September 16th, 2010
The number of people with health insurance decreased to 253.6 million in 2009 from 255.1 million in 2008, the Census Bureau reported today. This is the first time that the number of people with health insurance has decreased since 1987, the first year that comparable health insurance data were collected. The ranks of those with employer-based insurance and other forms of private coverage decreased, while coverage increased for government programs such as Medicaid and the Children’s Health Insurance Program.
In 2009 there were 50.7 million uninsured people in the country, or 16.7% of population. These figures are up from 46.3 million uninsured people, or 15.4% percent of the population, in 2008.
The new Census numbers are based on the 2010 Current Population Survey (CPS) Annual Social and Economic Supplement. The CPS counts as uninsured Americans who report that they lacked coverage throughout all of the preceding year, but the survey is thought to overestimate the number of full-year uninsured people for several reasons. Appendix C of the new Census Bureau report discusses these methodological issues.
Private and employer-based coverage. Between 2008 and 2009, the percentage of people covered by private health insurance decreased from 66.7 percent to 63.9 percent, and the percentage of people covered by employment-based health insurance decreased from 58.5 percent in 2009 to 55.8 percent in 2009. The percentage of people covered by employment-based health insurance is the lowest since 1987. The number of people covered by employment-based health insurance decreased to 169.7 million in 2009, from 176.3 million in 2008.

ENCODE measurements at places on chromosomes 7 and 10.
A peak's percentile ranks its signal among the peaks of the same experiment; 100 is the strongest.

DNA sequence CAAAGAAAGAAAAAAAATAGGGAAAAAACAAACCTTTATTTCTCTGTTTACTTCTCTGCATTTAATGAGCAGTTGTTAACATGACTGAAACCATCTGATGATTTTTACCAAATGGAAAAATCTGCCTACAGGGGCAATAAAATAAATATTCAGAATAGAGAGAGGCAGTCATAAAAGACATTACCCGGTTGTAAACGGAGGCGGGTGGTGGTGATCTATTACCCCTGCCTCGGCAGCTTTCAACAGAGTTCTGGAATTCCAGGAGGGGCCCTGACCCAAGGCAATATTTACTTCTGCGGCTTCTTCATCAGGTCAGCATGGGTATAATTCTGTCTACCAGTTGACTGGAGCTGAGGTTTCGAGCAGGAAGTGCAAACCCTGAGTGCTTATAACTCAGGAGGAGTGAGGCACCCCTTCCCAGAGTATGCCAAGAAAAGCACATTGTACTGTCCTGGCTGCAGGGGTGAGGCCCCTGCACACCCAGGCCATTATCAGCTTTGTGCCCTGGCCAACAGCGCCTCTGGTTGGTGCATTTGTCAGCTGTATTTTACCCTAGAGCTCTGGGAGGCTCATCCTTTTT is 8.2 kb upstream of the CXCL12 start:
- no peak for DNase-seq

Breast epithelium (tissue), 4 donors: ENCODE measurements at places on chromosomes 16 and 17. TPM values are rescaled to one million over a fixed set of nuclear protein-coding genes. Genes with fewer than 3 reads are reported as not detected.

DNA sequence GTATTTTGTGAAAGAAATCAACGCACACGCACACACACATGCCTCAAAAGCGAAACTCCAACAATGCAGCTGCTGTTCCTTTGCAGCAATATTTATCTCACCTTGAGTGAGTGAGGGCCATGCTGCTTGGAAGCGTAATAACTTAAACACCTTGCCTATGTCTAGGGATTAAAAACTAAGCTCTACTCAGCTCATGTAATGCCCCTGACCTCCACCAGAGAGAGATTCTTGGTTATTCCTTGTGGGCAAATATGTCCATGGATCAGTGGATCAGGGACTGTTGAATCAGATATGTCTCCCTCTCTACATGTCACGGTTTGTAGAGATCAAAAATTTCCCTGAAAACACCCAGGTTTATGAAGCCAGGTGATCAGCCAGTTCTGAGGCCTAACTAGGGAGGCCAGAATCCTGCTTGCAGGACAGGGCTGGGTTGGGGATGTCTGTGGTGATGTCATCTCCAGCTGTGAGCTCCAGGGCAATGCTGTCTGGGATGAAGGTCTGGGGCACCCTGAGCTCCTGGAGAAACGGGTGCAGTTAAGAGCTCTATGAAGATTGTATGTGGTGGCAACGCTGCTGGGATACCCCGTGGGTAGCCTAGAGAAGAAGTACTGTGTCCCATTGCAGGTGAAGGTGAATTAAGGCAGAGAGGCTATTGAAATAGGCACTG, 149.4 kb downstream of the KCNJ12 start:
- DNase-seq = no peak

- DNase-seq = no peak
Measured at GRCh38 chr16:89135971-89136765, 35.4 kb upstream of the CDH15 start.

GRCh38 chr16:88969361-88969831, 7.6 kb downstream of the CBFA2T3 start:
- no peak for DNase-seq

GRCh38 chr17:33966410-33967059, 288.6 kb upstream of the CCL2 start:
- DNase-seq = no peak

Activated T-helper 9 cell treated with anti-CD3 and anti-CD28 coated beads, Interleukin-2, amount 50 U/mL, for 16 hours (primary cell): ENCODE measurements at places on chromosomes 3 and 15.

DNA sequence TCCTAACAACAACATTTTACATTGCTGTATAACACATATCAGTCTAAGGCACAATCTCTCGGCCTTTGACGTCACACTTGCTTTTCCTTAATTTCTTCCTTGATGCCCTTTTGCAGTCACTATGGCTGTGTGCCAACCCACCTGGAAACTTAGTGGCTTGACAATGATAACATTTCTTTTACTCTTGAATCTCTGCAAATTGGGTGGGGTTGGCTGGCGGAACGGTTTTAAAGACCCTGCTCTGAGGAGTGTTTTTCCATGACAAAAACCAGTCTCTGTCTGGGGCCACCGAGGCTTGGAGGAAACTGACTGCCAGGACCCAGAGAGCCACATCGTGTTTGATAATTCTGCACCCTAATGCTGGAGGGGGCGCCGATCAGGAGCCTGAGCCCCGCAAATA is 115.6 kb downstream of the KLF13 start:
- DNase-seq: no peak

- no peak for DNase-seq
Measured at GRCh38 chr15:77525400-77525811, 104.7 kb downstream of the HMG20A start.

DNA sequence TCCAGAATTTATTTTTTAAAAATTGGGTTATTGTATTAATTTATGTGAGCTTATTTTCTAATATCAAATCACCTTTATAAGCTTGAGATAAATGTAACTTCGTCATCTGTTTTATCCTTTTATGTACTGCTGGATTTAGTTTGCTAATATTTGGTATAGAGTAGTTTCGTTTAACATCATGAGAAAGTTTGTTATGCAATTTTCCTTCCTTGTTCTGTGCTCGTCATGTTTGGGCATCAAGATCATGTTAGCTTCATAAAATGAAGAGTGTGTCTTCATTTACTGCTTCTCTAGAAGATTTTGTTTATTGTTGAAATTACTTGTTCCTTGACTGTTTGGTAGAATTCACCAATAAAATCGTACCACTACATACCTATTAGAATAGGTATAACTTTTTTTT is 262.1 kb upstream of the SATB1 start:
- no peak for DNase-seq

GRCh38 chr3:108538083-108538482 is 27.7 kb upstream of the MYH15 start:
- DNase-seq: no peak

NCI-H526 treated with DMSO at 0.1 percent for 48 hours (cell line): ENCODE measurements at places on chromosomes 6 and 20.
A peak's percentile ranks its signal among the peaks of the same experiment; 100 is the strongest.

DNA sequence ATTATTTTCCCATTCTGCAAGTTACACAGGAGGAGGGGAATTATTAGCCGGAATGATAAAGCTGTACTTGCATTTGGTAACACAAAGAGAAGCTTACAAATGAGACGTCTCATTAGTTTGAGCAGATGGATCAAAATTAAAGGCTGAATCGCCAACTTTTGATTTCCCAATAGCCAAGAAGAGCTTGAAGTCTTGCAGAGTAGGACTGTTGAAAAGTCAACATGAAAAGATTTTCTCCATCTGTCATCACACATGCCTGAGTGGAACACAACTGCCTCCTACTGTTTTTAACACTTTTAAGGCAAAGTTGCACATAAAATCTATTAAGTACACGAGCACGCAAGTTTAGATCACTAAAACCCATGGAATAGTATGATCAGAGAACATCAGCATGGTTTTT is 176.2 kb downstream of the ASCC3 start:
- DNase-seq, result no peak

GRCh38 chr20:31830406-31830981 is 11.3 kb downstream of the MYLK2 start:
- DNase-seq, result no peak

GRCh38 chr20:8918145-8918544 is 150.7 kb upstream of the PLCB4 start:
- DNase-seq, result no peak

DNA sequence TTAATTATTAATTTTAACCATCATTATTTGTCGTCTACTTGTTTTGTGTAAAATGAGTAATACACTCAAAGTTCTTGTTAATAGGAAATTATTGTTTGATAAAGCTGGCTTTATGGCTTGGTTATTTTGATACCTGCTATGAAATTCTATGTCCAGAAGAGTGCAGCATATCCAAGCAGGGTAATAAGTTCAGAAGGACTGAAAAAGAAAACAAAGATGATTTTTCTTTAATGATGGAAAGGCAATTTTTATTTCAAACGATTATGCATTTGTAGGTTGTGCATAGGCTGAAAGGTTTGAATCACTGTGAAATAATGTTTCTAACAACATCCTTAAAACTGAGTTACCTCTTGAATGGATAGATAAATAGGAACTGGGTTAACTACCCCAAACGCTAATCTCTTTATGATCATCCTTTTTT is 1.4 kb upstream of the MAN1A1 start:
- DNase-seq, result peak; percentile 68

Do the Census numbers indicate that the decline in employer-based coverage was due to employers deciding not to offer coverage, or to workers losing their jobs? During a media briefing on the new CPS numbers, David Johnson, chief of the Census Bureau’s Housing and Household Economic Statistics Division, suggested that much of the decline in coverage was due to changes in employment status. “We found a lot of people moving from full-time to not full-time, or from working to not working,” Johnson said, and he added: “People who were not full-time year round workers, their uninsured rate went up by 2.7 percentage points – so that’s a lot worse. People who worked full-time year-round, their uninsured rate went up only six-tenths of a percentage point.” [not statistically significant] (For more on trends in employer-based coverage, check out this recent Health Affairs article.)
Government health insurance programs. In contrast to the picture for private and employer-sponsored coverage, the percentage of people covered by government health insurance programs increased to 30.6 percent in 2009, from 29.0 percent in 2008. This is the highest percentage of people covered by government health insurance programs since 1987. In 2009, Medicaid covered 15.7 of Americans, or 47.8 million, up from 14.1 percent, or 42.6 million, in 2008. The percentage and number of people covered by Medicaid is the highest since 1987.
The percentage and number of people covered by Medicare in 2009 (14.3 percent and 43.4 million) were not statistically different from 2008.Email This Post Print This Post
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